People Oriented Development – Part 2

In Part 1, I laid out the idea of a ‘POD’ as an Object-oriented development, i.e. we should design city and urban plans for the people. We should plan them with people being the ends and not mere means for such developments. In Part 2 I’m looking at this concept as an Agent-oriented development, i.e. we should also notice that these developments are of the people and should be by the people.

City plans, urban designs and housing configurations are expressions of the people for whom they are planned. Authorities must involve the range of stakeholders in the entire processes of planning and budgeting – from inception through completion and execution. They must strive to make the process transparent holding some agencies as guardians of the people’s will and accountable for their decisions and choices.

In India though, it is quite the contrary. One, the authorities merely comply to the order of a public review, and two, people do not think it is important enough for them to spend their time in voicing their opinions. For instance, Haryana Government published the Gurgaon-Manesar Master Plan 2021 in 2006. The plan was approved and published in the gazette on July 11, 2006, and then the public could file any objection relating to it till August 10, 2006, i.e. merely a month for a plan that would affect more than 37 lakh people (3,700,000). Not to mention, that this review was advertised only in the Gazette once.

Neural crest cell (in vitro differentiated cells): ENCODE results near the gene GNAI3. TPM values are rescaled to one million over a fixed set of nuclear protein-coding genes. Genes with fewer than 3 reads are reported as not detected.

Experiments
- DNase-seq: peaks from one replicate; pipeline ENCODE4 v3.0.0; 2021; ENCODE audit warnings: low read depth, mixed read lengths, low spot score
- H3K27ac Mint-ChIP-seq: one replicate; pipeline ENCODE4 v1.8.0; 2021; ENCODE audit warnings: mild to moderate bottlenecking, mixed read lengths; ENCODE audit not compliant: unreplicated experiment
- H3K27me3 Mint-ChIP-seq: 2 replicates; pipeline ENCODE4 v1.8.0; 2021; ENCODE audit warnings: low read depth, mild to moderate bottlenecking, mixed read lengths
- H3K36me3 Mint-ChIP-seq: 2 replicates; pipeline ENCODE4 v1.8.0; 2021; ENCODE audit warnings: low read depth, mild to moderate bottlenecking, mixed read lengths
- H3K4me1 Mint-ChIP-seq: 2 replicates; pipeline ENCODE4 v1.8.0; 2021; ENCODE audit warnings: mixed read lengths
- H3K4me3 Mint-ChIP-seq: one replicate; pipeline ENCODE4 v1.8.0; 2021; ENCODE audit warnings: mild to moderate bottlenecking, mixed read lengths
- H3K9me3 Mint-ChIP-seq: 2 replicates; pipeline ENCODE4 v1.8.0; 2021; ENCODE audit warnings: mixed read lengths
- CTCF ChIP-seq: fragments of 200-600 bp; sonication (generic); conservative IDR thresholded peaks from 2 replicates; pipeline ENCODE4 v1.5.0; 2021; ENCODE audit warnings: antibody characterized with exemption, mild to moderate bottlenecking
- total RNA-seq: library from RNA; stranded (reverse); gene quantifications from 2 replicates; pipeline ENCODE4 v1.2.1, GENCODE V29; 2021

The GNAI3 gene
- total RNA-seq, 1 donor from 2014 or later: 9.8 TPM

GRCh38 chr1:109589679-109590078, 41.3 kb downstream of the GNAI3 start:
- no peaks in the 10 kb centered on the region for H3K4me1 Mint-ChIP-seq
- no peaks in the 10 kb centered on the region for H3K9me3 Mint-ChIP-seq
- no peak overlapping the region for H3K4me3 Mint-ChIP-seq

It is not that people don’t have an opinion. They either do not voice it or they don’t get a chance. People still do not recognize their right to information and participation – which assures them access to accurate and comprehensive information on which they could act or react and make a difference to their own future.  Those who are often directly affected are the poor, whose voices are choked by the other more ‘influential’ stakeholders. Gurgaon-Manesar is a case in point.

We need to change this, if we need a development that is more socially, economically and ecologically sustainable. First and foremost, planning authorities need to recognize that involving the public in the planning process is not a burden but rather a boon. If people believe it was their idea to build their city that way, they will be more responsible and careful about using it. Enabling the people to take responsibility for their surroundings will only ensure longevity to the development.

Second, plans and urban development projects must go over a 3 stage or more Public Review Process before getting implemented. It must be the duty of the proponent of such projects to sufficiently advertise, conduct, record, examine, and enforce all the review meetings and their outcomes. They should budget for all these meetings at the beginning of the process itself. Digital media may also be considered. [ ]

It is not about solving the blame-game. It is about creating a place for the people, of the people and by the people.

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